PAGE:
*Every year I receive numerous requests to share our “Sweet Home” experience. So here it is. The following is a true story…..
That’s one memory I’ll never forget.
That’s how the conversation began.
“I’ll always remember that sugar cube castle,” our teenage daughter told me.
My mind did a quick shuffle, sorting through thousands of files until the right image came up.
Oh, yes. I remember now.
But why? Why did that particular memory stand out so?
The children were young – six of them under the age of nine years. The youngest babies weren’t too much trouble, but the “older” ones were giving me grief.
They had picked up the very bad habit of picking at each other.
A little snide remark here and a slight put-down there.
It was a very destructive habit, and I knew it.
The Sugar-Cube Castle
So one night as I lay there crying out to the Lord for wisdom, this idea came to me.
It wasn’t one that I’d read about in a book or article; it just popped into my head out of nowhere.
The nearest thing to a vision.
And in this dream, I pictured a little house made all out of sugar cubes. It was beautiful and sweet, made with the hands of my own dear young children.
Along with the picture came this particular verse:
The wise woman builds her house, but the foolish pulls it down with her hands (Proverbs 14:1).
With that, a plan was set in motion . . . .
The very next day I announced enthusiastically that we were going to do a craft together. What great fun!
So all that morning we built a lovely home—made out of nothing but sugar cubes and frosted mortar.
We were like sugarplum fairies in a storybook.
And, oh, when it was done – such a charming sight to see!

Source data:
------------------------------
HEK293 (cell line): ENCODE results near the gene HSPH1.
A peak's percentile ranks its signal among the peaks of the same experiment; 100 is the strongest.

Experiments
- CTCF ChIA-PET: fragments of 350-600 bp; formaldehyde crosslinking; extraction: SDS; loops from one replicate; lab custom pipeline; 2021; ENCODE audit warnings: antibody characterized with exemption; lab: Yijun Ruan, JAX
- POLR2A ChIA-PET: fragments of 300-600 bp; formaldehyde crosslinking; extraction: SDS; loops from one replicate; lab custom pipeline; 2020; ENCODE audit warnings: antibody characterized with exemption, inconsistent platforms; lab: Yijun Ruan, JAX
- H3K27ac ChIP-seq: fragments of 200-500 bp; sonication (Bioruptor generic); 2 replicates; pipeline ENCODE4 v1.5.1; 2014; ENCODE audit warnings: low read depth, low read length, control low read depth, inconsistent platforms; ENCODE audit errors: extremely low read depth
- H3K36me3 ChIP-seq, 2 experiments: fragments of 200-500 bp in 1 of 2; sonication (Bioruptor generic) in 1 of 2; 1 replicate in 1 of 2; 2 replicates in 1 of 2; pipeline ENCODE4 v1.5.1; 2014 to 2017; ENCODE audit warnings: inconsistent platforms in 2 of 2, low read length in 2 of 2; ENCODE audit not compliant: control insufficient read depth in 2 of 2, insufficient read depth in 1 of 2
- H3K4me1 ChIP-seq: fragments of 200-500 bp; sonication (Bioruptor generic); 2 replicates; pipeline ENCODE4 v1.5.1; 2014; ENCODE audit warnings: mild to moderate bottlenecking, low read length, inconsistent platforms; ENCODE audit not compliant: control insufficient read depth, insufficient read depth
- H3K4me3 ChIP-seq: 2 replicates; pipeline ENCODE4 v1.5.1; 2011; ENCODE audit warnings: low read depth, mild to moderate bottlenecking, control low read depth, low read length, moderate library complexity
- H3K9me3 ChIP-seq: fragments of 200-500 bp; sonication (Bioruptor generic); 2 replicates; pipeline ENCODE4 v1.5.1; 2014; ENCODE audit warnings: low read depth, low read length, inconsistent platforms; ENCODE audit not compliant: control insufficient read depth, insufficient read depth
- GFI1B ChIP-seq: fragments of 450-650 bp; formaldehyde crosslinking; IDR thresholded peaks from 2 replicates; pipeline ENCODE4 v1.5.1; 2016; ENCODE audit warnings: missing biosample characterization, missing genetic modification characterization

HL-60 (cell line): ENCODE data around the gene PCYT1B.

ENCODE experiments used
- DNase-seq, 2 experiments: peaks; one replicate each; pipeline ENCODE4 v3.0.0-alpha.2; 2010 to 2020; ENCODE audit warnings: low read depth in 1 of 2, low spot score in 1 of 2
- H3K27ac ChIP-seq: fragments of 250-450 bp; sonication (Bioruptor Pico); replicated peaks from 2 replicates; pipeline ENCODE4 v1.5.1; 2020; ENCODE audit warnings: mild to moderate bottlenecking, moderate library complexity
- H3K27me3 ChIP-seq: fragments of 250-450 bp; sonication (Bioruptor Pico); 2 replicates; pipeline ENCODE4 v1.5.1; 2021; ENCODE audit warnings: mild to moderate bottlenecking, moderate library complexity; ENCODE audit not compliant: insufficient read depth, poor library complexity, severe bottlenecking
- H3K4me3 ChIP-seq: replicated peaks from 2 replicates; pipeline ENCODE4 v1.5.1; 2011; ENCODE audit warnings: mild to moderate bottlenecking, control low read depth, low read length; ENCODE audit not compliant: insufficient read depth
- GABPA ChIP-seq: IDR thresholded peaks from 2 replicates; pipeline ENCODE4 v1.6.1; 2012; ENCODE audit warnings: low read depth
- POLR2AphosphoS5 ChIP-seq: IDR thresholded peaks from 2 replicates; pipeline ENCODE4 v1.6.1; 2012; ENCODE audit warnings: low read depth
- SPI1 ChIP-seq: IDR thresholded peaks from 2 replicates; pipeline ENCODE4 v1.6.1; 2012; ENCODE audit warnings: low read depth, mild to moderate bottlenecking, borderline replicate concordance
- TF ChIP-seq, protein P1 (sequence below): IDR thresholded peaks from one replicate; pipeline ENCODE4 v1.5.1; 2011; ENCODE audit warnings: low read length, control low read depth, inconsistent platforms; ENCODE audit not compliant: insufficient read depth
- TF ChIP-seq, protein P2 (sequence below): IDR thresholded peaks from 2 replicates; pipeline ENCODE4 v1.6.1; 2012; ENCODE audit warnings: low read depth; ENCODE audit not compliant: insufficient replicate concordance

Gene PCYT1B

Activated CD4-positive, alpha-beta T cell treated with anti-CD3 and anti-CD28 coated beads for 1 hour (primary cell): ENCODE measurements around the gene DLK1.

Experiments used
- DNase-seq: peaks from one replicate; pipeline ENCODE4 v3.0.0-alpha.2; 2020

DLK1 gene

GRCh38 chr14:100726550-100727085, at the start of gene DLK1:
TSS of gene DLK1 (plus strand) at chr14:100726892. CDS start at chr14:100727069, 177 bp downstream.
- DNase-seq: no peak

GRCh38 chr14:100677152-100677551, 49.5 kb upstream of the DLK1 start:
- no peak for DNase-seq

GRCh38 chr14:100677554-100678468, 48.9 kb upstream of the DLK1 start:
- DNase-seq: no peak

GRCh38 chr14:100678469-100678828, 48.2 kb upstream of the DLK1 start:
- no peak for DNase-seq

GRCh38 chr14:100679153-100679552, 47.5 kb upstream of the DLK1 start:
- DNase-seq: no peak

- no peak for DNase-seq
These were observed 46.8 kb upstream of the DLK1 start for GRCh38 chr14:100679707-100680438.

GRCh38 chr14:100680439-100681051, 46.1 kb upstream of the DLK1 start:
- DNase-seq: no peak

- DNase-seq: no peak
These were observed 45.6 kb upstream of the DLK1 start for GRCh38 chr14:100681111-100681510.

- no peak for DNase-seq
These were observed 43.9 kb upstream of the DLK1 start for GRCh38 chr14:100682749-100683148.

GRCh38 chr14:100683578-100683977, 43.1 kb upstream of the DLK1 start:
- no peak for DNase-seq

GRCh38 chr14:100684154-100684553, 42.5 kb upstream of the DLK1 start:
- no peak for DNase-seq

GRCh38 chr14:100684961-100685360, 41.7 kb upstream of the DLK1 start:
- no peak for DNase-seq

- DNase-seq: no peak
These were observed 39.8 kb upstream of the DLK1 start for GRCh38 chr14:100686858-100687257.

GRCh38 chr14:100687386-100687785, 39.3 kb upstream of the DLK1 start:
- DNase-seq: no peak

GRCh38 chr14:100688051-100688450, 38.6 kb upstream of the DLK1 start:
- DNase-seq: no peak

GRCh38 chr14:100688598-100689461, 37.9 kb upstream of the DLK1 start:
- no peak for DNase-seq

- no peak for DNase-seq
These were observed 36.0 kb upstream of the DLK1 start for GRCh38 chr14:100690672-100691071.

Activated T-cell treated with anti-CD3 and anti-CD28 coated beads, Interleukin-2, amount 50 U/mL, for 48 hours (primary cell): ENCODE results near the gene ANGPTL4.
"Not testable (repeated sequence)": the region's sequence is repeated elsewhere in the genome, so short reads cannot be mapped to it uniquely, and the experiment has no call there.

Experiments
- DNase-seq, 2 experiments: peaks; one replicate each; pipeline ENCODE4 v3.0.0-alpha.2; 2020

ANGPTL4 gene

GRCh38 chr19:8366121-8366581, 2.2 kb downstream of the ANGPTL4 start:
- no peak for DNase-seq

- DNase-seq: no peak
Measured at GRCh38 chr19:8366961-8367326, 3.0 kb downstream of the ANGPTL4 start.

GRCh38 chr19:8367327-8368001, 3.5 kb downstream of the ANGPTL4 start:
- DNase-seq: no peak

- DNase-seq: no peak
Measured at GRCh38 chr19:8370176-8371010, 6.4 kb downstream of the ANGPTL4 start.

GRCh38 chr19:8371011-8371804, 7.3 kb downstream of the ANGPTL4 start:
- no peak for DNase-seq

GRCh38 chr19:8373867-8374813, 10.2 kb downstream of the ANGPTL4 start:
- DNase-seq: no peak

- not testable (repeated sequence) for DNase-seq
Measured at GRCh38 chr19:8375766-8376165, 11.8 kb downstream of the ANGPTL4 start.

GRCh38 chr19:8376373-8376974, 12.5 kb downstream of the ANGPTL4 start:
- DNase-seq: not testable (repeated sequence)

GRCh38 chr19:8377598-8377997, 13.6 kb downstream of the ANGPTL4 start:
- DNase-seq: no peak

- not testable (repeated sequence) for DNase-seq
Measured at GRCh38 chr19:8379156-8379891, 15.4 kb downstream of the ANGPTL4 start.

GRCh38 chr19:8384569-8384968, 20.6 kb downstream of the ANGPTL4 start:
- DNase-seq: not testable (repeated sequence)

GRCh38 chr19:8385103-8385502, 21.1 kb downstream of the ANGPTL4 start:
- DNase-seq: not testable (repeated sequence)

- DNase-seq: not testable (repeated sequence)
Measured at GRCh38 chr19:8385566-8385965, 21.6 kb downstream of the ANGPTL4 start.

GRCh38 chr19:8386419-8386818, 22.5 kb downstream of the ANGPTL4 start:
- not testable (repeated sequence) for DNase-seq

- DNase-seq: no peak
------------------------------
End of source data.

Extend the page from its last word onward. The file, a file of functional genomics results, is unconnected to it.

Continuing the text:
As we worked, I shared with the children that we were like the wise woman who builds up her home, adding a caution that we should be careful not to tear it down. To this, they happily agreed, and we all drifted into the kitchen to fix some lunch.
But good intentions are not always enough to overcome bad habits.
And, sure enough, the little tearing-down remarks soon started up.
I didn’t say anything this time, however, but merely walked over to our Sweet Home and carefully . . . deliberately . . . pulled one of the cubes out of its special place.
A dark, gaping hole was left staring its ugliness at us all.
A horrified gasp!
Once again, I gently explained that every time one of us “tears” at each other, we are essentially tearing down our house. The reverse is true as well: each time we lift each other up, we are building it up.
So if that “hole” in the wall bothered them—and believe me, it did enormously!—it would help them remember what they were essentially doing to our own home.
That if they wanted to build up, to create and to make beautiful, they would need to say something kind and uplifting instead.
After that, I rarely said a word. I would either quietly remove – or add – blocks as was necessary.
I can’t say how long this went on—maybe a few weeks? But this picture did more for them than all my lectures and corrections seemed to have done in the months previous.
I really do wonder now if it was a heavenly vision after all.
My hope is that it brings Good Memories – and a Sweet Home – for many years to come.
And I hope the same for your home too.
In His grace,
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